District Attorney: No Charges Filed in Stephon Clark Shooting

SACRAMENTO — District Attorney Anne Marie Schubert announced Saturday that the officers who killed Stephon Clark will not face criminal charges.

For nearly 80 minutes, Schubert discussed the moments immediately before, during and after Clark’s death.

The District Attorney’s Office released its findings on its website. Click HERE to view the report.

Schubert said her office’s job was to find whether a crime had been committed by the two officers.

“The answer to that question is no and as a result we will not charge these officers with any criminal liability related to the shooting death and the use of force against Stephon Clark,” she said.

Investigators say forensic evidence linked Clark to three broken car windows, but he did not take anything. Police officers were in Clark’s neighborhood investigating the broken windows.

Officers Terrence Mercadal and Jared Robinet went to several backyards in the area looking for the suspect, who Schubert said later said turned out to be Clark.

Video from a Sacramento County Sheriff’s Department helicopter shows Clark hopping a fence into what would later be revealed to be his grandmother’s backyard, where Clark was ultimately killed.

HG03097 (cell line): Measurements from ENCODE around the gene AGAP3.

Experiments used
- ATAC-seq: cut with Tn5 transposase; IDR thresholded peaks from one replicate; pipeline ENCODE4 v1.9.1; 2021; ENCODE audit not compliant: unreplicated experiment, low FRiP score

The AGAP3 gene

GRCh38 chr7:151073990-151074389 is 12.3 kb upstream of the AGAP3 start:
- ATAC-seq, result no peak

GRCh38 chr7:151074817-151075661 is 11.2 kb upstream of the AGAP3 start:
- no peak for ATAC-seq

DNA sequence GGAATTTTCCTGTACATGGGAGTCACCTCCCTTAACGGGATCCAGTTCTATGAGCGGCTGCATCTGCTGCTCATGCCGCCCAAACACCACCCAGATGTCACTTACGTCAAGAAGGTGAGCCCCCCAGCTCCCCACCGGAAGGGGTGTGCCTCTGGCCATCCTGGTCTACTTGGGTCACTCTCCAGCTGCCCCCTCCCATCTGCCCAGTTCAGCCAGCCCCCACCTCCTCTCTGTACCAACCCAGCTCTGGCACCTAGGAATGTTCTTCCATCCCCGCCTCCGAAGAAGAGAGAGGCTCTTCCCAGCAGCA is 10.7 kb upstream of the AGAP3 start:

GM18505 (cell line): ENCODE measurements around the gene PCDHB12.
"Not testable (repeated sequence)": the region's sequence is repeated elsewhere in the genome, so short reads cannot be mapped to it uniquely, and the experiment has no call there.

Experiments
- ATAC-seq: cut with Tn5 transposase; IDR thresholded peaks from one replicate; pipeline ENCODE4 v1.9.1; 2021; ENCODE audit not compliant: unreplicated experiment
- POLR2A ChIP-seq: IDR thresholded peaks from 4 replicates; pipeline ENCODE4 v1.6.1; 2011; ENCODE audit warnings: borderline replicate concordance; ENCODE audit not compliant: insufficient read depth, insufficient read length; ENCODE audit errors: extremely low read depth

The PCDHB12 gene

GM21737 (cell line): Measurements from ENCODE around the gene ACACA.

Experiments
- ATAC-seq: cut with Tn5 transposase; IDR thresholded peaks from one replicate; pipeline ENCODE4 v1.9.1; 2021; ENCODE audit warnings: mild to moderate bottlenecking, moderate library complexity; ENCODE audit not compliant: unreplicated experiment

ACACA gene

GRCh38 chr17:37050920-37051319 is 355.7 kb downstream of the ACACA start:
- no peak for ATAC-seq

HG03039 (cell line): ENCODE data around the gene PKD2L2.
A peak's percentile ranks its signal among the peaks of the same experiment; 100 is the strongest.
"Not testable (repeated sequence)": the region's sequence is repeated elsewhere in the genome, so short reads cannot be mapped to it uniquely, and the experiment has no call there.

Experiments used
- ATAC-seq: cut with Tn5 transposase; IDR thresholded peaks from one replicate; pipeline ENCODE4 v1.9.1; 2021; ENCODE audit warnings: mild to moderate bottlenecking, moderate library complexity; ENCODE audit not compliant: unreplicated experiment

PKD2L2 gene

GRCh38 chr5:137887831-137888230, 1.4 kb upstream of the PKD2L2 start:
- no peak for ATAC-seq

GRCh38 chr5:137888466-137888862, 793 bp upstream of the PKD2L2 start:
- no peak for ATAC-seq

Schubert says both officers told investigators that they saw Clark take an “aggressive stance” and a bright light flash, which they believed was a muzzle flash from a gun. Clark was advancing toward officers when he was shot, Schubert said.

"The total amount was about 30 feet in distance initially, and he advanced 15 feet," Schubert said.

Clark was in fact unarmed, holding only a cellphone.

A toxicology report revealed that at the time of his death, Clark has a mixture of drugs and alcohol in his system. Schubert said this, along with evidence found on his phone, is indicative of his fragile emotional state.

Two days before the shooting, there was a reported domestic incident between Clark and his girlfriend, who is the mother of his two children. Schubert says when Clark's girlfriend told him she would report him to the police, he began to research ways to commit suicide.

"He searches over two dozen websites about how one can commit suicide and the focus is how one can do it by ingestion," Schubert said.

Schubert did not say if she felt Clark was seeking death by officer.

Activists and Clark's own family criticized Schubert for including that information in her report, saying his character was assassinated nearly a year after his death.

Investigators did not look at the officers' phones as they did Clark's, Schubert said.

Clark's death nearly a year ago led to weeks of protests in Sacramento.

Click HERE for a timeline of the events that occurred following Stephon Clark's death. 

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